RNAx Inks Japanese Distribution Deal with Funakoshi
RNAx said this week that it has signed a deal under which its siRNA oligonucleotide and genetic target validation services will be marketed in Japan exclusively by Funakoshi.
“We are happy to be able to collaborate with Funakoshi to enter the very interesting Japanese market,” RNAx CEO Joerg Poetzsch said in a statement. “Experience has shown that local presence of native experts who are familiar with the customs of a given country plays a key role in successfully operating at a foreign market.”
Beyond Genome 2004 to Include Two Days of RNAi Discussions
The Beyond Genome 2004 meeting, organized by Cambridge Healthtech Institute, has been scheduled and is slated to include two days of RNAi discussions.
The conference is being held June 21-24 at the Fairmont Hotel in San Francisco. The program will feature a number of RNAi-related presentations focusing on such topics as RNAi in target validation, genome-wide RNAi screens, microRNAs, therapeutic applications of RNAi, and delivery of RNAi compounds.
Speakers scheduled to attend include Oliver Steinbach from the Altana Research Institute, Aimee Jackson from Rosetta Inpharmatics, and David Root from MIT.
Details about the event, including registration information, can be found at http://www.beyondgenome.com/default.asp.
NeoPharm Presents Data on siRNA Delivery Technology
NeoPharm said this week that it has presented data detailing the efficacy of its NeoPhectin-AT cationic cardiolipin technology for delivering siRNAs.
The data, presented at the American Association for Cancer Research annual meeting, showed that siRNAs delivered through intravenous tail vein injection in mice using NeoPhectin technology were transfected with five times more efficiency than siRNAs delivered with a leading commercial product, said the company.
“The company is committed to bringing new products to the market,” NeoPharm president and CEO James Hussey said in a statement. “We are hopeful that the development of NeoPhectin-AT will be an important step towards successful delivery of nucleic acids.”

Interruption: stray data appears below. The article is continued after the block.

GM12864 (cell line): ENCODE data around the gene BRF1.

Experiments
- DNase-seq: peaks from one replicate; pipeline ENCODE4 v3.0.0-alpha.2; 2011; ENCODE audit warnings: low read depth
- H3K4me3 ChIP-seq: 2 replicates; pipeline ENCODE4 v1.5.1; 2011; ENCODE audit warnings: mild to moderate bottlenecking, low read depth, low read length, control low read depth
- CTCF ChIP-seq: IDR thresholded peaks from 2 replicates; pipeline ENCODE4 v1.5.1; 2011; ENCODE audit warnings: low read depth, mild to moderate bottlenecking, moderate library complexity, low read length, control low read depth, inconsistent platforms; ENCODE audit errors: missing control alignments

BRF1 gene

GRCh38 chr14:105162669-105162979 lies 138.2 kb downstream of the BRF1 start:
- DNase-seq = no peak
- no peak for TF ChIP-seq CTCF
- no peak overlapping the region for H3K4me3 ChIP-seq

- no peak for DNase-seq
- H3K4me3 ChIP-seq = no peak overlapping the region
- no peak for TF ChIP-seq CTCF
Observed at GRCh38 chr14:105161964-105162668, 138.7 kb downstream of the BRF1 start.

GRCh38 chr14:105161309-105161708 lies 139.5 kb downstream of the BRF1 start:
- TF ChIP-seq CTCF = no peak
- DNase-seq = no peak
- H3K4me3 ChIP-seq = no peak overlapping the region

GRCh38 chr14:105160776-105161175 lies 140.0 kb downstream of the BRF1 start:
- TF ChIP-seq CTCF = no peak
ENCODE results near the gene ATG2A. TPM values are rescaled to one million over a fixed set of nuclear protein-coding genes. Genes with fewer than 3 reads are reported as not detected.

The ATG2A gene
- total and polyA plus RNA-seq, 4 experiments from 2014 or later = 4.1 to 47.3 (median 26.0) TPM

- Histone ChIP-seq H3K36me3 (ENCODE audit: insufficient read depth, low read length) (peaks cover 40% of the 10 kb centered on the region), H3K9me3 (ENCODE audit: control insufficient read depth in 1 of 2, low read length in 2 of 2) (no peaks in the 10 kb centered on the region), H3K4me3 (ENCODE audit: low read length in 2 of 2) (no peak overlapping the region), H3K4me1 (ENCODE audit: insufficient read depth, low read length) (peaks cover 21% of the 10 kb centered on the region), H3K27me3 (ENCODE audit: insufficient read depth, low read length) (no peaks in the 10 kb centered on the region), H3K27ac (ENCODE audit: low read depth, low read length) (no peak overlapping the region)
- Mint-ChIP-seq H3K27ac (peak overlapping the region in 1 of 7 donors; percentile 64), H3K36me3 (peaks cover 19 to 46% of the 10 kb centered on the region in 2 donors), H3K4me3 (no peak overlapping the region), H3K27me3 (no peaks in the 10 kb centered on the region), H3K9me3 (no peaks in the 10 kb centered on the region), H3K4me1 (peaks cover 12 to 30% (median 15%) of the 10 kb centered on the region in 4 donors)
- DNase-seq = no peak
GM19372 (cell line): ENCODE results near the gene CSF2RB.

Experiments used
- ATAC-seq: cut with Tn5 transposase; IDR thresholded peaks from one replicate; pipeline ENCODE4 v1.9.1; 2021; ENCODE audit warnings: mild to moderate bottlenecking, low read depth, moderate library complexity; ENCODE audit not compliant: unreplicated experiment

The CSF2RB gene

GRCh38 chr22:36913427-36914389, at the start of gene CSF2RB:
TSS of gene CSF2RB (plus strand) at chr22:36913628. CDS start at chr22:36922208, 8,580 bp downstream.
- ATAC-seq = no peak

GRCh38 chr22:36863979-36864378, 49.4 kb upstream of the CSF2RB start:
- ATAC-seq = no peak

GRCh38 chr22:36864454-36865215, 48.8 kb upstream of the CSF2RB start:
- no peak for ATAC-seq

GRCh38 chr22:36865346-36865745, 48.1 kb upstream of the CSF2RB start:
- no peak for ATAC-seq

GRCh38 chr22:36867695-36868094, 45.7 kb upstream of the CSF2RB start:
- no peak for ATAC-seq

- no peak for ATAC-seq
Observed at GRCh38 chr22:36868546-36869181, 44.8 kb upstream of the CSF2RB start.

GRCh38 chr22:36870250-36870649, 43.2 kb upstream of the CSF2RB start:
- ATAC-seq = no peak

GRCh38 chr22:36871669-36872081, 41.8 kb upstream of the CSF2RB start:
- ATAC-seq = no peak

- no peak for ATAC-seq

Nucleonics Raises $40.9 Million in Financing Round
Nucleonics said this week that it has raised $40.9 million through a Series B round of financing.
The financing was led by New Enterprise Associates, and included new investors such as HealthCap, Burrill & Company, Anthem Capital Management, and POSCO BioVentures, said Nucleonics.
Nucleonics also reported additions to its board of directors (see this issue’s People section on p. 2).
“We expect this financing to support the development of our lead product candidate through phase II clinical testing, as well as to further the development of our technology platform overall,” Robert Towarnicki, president and CEO of Nucleonics, said in a statement.
Nucleonics said that it also expects the financing to help it develop a second-generation receptor-targeted active delivery system that will help expand applications of the company’s RNAi technology beyond liver diseases to inflammatory disorders and cancer.
Nucleonics noted that it expects to receive the full proceeds of the financing in three tranches based on the attainment of certain milestones, adding that it plans to file an investigational new drug application for its hepatitis B therapeutic candidate in 2005.
AVI Reports on Two Antisense Drug Compounds at AACR
AVI BioPharma said this week that it has presented data on two of its antisense drug compounds at the American Association for Cancer Research’s annual meeting.
According to the company, data indicates that its antisense cancer drug AVI-4126 concentrates in tumor cells with a single dose.
“The fact that we achieved bioavailability in the target tissues after only a sigle dose ... suggests that once-a-day dosing may be possible,” Patrick Iversen, senior vice president of research and development at AVI, said in a statement.
Data on the second antisense compound, which is designed to block the production of a protein that confers chemotherapy resistance, showed that the drug could help induce apoptosis in chemotherapy-resistant prostate cancer cells when administered in combination with cisplatin.
“Our second study demonstrated how antisense can be used to increase overall cancer cell sensitivity to chemotherapy,” Iversen added. “We showed it is possible to make the [cancer] cells sensitive to chemotherapy again, which means that can still be treated effectively.”